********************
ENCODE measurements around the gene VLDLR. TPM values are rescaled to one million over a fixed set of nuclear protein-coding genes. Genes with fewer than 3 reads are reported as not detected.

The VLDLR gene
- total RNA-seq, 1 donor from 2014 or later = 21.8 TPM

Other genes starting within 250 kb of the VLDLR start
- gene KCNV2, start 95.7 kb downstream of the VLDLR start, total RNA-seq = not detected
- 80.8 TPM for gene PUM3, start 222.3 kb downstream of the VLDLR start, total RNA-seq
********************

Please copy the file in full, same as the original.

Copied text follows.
ENCODE measurements around the gene VLDLR. TPM values are rescaled to one million over a fixed set of nuclear protein-coding genes. Genes with fewer than 3 reads are reported as not detected.

The VLDLR gene
- total RNA-seq, 1 donor from 2014 or later = 21.8 TPM

Other genes starting within 250 kb of the VLDLR start
- gene KCNV2, start 95.7 kb downstream of the VLDLR start, total RNA-seq = not detected
- 80.8 TPM for gene PUM3, start 222.3 kb downstream of the VLDLR start, total RNA-seq